According to “ The rule of 6 of pancreatic pseudocysts “ a cyst >6cm/duration of > 6 weeks and a wall thickness of more than 6mm requires surgical intervention (4) Surgical drainage has been the traditional approach for pancreatic pseudocysts.  However, there is increasing evidence that transgastric and transduodenal endoscopic drainage are safe and effective approaches for patients with pancreatic pseudocysts in close contact  (defined as  <1  cm) with the stomach and duodenum,  respectively.  Also,  transpapillary drainage can be attempted in pancreatic pseudocysts communicating with the main pancreatic duct.  For patients in whom a  pancreatic duct stricture is associated with a  pancreatic pseudocyst,  endoscopic dilation and stent placement are indicated. Surgical drainage is indicated for patients with pancreatic pseudocysts that cannot be treated with endoscopic techniques and for patients who fail to respond to endoscopic treatment. 

Definitive treatment depends on the location of the cyst.  Pancreatic pseudocysts closely attached to the stomach should be treated with a  cystogastrostomy.  In this procedure,  an anterior gastrostomy is performed.  Once the pseudocyst is located,  it is drained through the posterior wall of the stomach using a  linear stapler. The defect in the anterior wall of the stomach is closed in two layers.  Pancreatic pseudocysts located in the head of the pancreas that is in close contact with the duodenum are treated with a cystoduodenostomy.  Finally,  some pseudocysts are not in contact with the stomach or duodenum.  The  surgical  treatment  for  these patients  is  a  Roux-en-Y  cystojejunostomy(5)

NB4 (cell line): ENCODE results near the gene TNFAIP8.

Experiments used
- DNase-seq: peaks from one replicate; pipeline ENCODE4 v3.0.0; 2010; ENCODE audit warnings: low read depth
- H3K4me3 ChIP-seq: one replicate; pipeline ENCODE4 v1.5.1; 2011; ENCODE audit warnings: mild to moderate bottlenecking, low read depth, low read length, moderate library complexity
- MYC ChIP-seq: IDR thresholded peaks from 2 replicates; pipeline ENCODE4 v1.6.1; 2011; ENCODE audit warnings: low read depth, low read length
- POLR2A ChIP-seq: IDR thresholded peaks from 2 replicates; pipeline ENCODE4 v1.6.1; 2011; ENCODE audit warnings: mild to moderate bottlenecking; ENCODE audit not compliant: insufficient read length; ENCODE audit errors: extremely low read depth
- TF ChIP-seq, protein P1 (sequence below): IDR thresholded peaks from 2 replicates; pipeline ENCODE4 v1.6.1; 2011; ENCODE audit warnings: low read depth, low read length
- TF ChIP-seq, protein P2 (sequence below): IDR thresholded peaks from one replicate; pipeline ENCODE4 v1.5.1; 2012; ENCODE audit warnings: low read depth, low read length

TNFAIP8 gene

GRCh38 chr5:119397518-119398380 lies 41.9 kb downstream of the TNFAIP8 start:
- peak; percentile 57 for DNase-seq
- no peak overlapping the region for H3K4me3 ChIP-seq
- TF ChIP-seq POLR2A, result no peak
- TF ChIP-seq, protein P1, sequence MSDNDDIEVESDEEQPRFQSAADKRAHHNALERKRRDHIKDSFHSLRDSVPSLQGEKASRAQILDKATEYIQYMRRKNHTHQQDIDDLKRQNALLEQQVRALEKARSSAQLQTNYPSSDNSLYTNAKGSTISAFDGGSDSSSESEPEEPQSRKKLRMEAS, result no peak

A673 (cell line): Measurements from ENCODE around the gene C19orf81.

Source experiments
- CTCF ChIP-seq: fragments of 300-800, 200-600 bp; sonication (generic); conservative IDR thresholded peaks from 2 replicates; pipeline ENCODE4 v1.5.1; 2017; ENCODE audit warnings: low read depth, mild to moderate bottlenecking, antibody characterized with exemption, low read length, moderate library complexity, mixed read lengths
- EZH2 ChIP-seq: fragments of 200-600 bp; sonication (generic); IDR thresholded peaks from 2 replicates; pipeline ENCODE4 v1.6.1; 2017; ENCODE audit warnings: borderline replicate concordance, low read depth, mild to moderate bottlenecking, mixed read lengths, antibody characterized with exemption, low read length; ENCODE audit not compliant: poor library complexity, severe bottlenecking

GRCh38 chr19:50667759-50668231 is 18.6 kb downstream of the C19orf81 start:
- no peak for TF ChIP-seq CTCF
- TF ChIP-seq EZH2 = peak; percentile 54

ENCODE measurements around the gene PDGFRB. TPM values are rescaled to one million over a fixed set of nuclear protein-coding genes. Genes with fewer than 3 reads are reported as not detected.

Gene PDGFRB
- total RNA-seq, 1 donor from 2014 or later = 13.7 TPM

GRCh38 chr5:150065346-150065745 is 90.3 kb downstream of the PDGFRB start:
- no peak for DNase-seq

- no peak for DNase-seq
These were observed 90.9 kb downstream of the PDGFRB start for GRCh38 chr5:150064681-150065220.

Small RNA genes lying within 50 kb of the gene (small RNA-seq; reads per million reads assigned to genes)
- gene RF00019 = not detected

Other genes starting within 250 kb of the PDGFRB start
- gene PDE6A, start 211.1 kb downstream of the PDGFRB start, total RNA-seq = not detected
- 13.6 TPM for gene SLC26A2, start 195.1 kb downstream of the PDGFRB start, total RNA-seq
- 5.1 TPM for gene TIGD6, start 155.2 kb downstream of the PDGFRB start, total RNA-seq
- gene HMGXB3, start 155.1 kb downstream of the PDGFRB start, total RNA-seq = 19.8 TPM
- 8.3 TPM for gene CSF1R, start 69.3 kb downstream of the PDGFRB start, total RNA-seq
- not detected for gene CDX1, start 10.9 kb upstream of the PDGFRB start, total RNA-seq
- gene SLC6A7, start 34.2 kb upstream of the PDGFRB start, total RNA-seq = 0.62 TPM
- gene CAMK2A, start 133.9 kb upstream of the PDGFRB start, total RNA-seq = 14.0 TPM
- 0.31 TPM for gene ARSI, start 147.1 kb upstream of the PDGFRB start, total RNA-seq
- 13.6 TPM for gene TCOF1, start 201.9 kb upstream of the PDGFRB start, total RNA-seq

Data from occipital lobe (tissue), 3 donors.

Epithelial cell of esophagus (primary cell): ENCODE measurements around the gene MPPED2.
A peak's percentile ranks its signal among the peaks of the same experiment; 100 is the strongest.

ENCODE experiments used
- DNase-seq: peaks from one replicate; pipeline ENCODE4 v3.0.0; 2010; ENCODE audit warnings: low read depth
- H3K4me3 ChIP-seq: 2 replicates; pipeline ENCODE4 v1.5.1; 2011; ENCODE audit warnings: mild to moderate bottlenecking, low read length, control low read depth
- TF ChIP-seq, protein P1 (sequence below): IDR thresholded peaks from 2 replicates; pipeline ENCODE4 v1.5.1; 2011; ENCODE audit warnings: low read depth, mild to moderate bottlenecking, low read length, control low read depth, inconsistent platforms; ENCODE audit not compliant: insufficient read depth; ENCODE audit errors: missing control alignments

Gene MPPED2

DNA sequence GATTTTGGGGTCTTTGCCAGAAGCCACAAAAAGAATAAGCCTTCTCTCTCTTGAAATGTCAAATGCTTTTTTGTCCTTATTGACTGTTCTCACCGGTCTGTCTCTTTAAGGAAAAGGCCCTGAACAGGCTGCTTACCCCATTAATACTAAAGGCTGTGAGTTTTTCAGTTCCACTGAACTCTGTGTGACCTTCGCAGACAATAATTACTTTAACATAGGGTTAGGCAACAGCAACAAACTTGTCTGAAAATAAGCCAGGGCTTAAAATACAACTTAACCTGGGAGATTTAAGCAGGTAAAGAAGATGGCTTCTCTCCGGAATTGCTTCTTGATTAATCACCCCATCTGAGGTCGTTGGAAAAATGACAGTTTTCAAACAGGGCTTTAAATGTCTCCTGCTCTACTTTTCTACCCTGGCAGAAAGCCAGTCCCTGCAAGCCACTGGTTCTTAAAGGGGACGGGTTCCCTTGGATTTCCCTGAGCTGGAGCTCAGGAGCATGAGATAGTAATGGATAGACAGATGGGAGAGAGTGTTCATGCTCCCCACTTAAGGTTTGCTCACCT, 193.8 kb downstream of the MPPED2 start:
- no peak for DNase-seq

1.Williams, Norman, P. Ronan O’Connell, and Andrew McCaskie. 2018. Bailey & Love’s Short Practice of Surgery, 27th Edition

2. Habashi S, Draganov PV. Pancreatic pseudocyst. World J Gastroenterol. 2009;15(1):38-47. doi:10.3748/wjg.15.38

3. Udeshika WA, Herath HM, Dassanayake SU, Pahalagamage SP, Kulatunga A. BMC Research Notes. 2018 Apr 27; 11: 262

4. Wang GC, Misra S. A giant pancreatic pseudocyst treated by cystogastrostomy. BMJ Case Rep. 2015;2015:bcr2014207271. Published 2015 Mar 24. doi:10.1136/bcr-2014-207271

5.Mattox. Sabiston Textbook of Surgery: The Biological Basis of Modern SurgicalPractic. 20th edition. Philadelphia, PA: Elsevier Saunders, 2017.